In the absence of any charred collagen, a method is available for dating the carbonate fraction in cremated bones. The method was published and accepted in 2000 at the 17th International Radiocarbon conference. Studies indicate good agreement between bone carbonate in highly heated bones with associated charcoal. This method should only be attempted in the absence of collagen or charred collagen. "Non-burnt Bones - A bone that has not been burned is pretreated by extraction of the collagen proteins. This is the most reliable material that can be dated for non-cremated bones."

              However, a closer look reveals that even bones without collagen can be dated:

              "In the absence of any charred collagen, a method is available for dating the carbonate fraction in cremated bones. The method was published and accepted in 2000 at the 17th International Radiocarbon conference. Studies indicate good agreement between bone carbonate in highly heated bones with associated charcoal. This method should only be attempted in the absence of collagen or charred collagen. "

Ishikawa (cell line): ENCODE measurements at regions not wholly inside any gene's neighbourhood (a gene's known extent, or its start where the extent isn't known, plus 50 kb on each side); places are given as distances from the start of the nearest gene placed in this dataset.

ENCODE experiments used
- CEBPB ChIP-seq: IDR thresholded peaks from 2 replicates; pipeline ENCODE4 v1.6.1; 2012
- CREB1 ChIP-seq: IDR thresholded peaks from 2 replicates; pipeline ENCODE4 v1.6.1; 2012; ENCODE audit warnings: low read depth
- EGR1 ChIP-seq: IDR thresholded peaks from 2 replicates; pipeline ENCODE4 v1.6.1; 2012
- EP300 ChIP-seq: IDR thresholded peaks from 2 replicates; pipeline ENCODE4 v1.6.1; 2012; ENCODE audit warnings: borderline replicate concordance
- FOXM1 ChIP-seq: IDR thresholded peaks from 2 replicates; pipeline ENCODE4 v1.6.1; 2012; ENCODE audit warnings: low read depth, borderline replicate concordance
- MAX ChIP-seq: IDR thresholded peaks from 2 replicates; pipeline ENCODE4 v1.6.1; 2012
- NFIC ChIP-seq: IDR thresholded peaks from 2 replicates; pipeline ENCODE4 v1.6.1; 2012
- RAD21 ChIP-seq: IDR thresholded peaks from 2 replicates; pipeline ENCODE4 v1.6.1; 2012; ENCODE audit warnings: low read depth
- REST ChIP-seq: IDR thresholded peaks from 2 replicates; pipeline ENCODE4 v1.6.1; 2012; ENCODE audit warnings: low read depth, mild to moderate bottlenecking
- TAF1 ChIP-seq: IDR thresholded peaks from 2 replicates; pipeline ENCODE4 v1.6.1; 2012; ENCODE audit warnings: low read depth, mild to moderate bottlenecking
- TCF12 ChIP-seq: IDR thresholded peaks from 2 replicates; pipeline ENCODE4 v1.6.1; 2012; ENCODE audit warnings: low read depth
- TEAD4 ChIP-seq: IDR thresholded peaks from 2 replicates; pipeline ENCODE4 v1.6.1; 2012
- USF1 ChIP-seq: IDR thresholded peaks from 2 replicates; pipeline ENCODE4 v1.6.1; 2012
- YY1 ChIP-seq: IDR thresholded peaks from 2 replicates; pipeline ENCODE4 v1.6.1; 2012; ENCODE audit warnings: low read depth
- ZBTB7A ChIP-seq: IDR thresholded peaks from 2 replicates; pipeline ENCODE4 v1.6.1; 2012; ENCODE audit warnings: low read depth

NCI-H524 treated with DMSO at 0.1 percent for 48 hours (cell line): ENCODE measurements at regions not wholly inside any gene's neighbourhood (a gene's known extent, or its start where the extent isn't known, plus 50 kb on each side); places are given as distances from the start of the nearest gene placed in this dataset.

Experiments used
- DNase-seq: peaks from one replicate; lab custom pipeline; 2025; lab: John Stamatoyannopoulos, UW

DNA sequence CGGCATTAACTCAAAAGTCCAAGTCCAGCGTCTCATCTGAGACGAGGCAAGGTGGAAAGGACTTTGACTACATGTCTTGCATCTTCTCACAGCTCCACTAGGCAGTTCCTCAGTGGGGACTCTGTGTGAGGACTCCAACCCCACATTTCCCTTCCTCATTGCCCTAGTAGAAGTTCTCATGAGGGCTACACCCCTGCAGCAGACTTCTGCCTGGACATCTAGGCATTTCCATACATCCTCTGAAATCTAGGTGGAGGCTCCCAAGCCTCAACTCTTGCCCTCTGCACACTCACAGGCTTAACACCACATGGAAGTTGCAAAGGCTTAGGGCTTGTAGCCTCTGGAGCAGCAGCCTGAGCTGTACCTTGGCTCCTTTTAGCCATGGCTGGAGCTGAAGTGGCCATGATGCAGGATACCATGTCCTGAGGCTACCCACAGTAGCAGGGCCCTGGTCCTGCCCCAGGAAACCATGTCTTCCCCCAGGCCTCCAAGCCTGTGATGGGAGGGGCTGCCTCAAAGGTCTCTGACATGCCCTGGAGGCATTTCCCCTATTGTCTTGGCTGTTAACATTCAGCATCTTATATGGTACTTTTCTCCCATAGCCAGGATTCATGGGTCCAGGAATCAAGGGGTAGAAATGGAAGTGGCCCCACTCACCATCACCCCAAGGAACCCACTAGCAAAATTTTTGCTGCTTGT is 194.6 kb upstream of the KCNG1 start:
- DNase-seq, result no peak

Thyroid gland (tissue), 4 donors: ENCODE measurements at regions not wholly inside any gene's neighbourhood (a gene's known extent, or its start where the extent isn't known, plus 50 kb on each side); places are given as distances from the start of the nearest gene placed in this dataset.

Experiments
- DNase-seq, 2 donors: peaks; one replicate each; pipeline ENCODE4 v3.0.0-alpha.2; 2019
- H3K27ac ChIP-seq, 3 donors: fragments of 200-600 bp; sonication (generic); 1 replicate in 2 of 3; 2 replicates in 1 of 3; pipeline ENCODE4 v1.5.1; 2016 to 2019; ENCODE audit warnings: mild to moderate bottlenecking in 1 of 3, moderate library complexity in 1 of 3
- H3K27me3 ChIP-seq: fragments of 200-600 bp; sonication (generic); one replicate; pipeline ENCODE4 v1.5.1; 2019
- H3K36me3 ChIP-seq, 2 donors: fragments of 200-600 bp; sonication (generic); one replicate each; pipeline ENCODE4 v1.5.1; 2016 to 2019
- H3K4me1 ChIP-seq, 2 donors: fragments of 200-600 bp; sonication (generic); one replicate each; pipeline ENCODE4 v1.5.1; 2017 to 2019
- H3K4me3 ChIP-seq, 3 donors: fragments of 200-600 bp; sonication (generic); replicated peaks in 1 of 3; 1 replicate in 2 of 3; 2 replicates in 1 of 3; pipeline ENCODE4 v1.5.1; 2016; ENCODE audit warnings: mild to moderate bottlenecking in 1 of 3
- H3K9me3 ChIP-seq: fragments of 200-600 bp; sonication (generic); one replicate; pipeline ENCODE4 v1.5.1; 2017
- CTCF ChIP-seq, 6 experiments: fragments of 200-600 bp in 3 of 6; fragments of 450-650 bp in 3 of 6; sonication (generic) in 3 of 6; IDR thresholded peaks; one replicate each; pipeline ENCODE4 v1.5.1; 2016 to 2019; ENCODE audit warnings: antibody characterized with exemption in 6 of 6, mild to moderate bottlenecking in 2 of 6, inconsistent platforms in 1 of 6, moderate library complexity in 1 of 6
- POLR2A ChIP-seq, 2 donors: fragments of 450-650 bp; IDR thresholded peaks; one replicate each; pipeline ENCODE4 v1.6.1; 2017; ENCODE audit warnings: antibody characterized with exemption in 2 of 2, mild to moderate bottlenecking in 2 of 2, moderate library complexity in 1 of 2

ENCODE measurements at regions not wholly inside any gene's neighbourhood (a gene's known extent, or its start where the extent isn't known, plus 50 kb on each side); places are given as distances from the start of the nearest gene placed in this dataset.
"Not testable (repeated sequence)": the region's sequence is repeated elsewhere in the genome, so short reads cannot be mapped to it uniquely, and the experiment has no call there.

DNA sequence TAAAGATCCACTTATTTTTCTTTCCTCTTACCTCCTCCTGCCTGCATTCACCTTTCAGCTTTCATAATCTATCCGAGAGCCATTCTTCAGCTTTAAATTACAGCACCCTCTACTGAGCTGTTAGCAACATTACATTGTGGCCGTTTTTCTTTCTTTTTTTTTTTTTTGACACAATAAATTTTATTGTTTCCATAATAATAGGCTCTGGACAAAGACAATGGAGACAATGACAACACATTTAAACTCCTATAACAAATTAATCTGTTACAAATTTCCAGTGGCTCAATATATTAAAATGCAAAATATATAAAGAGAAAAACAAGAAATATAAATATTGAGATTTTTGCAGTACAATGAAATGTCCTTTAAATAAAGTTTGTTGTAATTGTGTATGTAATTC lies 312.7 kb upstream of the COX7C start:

Pi:
              I'm not expert on the chemistry of bones, but clearly you would need bone material to date the bone.  The alternative method proposed is still using carbon atoms from the bone itself.  My guess is that the heating of the bone forms carbonates.... but the source of the carbon is still the bone itself.   The article also points out this methods is not preferred because it is less reliable.